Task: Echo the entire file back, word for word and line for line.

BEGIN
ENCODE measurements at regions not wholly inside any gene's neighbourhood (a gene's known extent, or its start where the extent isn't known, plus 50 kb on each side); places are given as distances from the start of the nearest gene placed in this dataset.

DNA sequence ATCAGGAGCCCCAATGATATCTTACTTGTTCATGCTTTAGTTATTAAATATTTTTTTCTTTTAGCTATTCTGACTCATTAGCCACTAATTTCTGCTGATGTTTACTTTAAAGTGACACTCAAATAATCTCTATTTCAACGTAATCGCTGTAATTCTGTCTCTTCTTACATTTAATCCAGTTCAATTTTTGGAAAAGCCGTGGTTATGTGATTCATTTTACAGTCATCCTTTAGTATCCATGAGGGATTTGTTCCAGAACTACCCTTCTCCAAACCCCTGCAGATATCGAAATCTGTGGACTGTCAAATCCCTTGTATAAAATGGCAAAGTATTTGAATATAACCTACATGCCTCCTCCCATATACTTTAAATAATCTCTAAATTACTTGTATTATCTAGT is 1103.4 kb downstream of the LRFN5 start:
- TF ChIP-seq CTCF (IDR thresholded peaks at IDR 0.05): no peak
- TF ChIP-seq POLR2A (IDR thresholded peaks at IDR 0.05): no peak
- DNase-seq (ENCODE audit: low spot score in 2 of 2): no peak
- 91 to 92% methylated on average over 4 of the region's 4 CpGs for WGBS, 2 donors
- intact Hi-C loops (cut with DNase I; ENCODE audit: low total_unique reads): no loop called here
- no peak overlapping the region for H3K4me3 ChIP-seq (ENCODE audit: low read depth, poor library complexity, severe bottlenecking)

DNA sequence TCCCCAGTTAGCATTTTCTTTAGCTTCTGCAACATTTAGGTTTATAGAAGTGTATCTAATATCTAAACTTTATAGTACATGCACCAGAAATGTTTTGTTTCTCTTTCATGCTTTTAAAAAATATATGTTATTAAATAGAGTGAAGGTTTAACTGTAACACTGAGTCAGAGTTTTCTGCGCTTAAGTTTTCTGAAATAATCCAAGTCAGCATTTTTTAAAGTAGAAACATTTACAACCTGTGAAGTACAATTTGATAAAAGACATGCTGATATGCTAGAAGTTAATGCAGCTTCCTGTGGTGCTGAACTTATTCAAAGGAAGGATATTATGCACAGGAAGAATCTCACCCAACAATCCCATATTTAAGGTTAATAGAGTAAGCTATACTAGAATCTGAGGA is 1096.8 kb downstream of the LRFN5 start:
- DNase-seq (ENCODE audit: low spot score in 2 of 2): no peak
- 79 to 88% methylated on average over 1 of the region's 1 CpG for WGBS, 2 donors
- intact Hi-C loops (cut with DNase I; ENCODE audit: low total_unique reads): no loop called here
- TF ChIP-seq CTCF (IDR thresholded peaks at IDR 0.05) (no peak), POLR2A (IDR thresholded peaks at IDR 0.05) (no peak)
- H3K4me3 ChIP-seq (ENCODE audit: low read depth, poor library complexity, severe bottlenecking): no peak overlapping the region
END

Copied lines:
ENCODE measurements at regions not wholly inside any gene's neighbourhood (a gene's known extent, or its start where the extent isn't known, plus 50 kb on each side); places are given as distances from the start of the nearest gene placed in this dataset.

DNA sequence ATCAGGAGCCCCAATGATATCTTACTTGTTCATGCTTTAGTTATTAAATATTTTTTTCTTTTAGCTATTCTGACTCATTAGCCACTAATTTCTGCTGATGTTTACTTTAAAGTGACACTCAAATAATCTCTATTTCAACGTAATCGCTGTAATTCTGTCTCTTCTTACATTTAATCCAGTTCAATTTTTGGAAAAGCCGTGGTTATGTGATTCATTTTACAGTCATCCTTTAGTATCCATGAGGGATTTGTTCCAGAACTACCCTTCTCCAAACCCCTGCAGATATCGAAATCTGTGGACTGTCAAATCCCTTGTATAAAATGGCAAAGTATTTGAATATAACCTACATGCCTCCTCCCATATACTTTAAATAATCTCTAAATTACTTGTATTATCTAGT is 1103.4 kb downstream of the LRFN5 start:
- TF ChIP-seq CTCF (IDR thresholded peaks at IDR 0.05): no peak
- TF ChIP-seq POLR2A (IDR thresholded peaks at IDR 0.05): no peak
- DNase-seq (ENCODE audit: low spot score in 2 of 2): no peak
- 91 to 92% methylated on average over 4 of the region's 4 CpGs for WGBS, 2 donors
- intact Hi-C loops (cut with DNase I; ENCODE audit: low total_unique reads): no loop called here
- no peak overlapping the region for H3K4me3 ChIP-seq (ENCODE audit: low read depth, poor library complexity, severe bottlenecking)

DNA sequence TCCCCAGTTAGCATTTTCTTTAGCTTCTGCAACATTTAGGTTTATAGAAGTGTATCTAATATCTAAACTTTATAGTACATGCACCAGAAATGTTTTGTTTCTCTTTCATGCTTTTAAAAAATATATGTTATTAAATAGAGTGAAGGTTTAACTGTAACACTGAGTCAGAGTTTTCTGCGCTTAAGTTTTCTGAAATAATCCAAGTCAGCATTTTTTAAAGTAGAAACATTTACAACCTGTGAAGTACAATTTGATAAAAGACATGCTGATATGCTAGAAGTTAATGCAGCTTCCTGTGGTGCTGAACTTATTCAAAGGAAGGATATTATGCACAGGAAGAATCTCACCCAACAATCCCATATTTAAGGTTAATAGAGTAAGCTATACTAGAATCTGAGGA is 1096.8 kb downstream of the LRFN5 start:
- DNase-seq (ENCODE audit: low spot score in 2 of 2): no peak
- 79 to 88% methylated on average over 1 of the region's 1 CpG for WGBS, 2 donors
- intact Hi-C loops (cut with DNase I; ENCODE audit: low total_unique reads): no loop called here
- TF ChIP-seq CTCF (IDR thresholded peaks at IDR 0.05) (no peak), POLR2A (IDR thresholded peaks at IDR 0.05) (no peak)
- H3K4me3 ChIP-seq (ENCODE audit: low read depth, poor library complexity, severe bottlenecking): no peak overlapping the region